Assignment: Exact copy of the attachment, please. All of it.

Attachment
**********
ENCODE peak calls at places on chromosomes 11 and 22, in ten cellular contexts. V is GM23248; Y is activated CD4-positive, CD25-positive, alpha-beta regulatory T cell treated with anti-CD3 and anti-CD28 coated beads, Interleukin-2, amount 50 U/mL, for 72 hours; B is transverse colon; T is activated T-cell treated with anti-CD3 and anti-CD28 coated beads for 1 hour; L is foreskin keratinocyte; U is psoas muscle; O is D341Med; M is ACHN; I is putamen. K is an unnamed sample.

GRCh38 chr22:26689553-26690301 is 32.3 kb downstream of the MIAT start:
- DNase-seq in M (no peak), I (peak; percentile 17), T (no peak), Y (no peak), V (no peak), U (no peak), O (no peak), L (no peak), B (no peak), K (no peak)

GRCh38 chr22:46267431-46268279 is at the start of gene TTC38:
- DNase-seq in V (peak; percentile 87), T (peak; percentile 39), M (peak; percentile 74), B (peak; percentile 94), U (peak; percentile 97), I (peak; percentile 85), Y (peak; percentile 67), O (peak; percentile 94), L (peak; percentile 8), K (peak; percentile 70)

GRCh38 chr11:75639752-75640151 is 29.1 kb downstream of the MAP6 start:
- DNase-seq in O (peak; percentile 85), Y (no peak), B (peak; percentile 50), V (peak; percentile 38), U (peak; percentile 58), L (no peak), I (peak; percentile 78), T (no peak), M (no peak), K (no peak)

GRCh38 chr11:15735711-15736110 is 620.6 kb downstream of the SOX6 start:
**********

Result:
ENCODE peak calls at places on chromosomes 11 and 22, in ten cellular contexts. V is GM23248; Y is activated CD4-positive, CD25-positive, alpha-beta regulatory T cell treated with anti-CD3 and anti-CD28 coated beads, Interleukin-2, amount 50 U/mL, for 72 hours; B is transverse colon; T is activated T-cell treated with anti-CD3 and anti-CD28 coated beads for 1 hour; L is foreskin keratinocyte; U is psoas muscle; O is D341Med; M is ACHN; I is putamen. K is an unnamed sample.

GRCh38 chr22:26689553-26690301 is 32.3 kb downstream of the MIAT start:
- DNase-seq in M (no peak), I (peak; percentile 17), T (no peak), Y (no peak), V (no peak), U (no peak), O (no peak), L (no peak), B (no peak), K (no peak)

GRCh38 chr22:46267431-46268279 is at the start of gene TTC38:
- DNase-seq in V (peak; percentile 87), T (peak; percentile 39), M (peak; percentile 74), B (peak; percentile 94), U (peak; percentile 97), I (peak; percentile 85), Y (peak; percentile 67), O (peak; percentile 94), L (peak; percentile 8), K (peak; percentile 70)

GRCh38 chr11:75639752-75640151 is 29.1 kb downstream of the MAP6 start:
- DNase-seq in O (peak; percentile 85), Y (no peak), B (peak; percentile 50), V (peak; percentile 38), U (peak; percentile 58), L (no peak), I (peak; percentile 78), T (no peak), M (no peak), K (no peak)

GRCh38 chr11:15735711-15736110 is 620.6 kb downstream of the SOX6 start: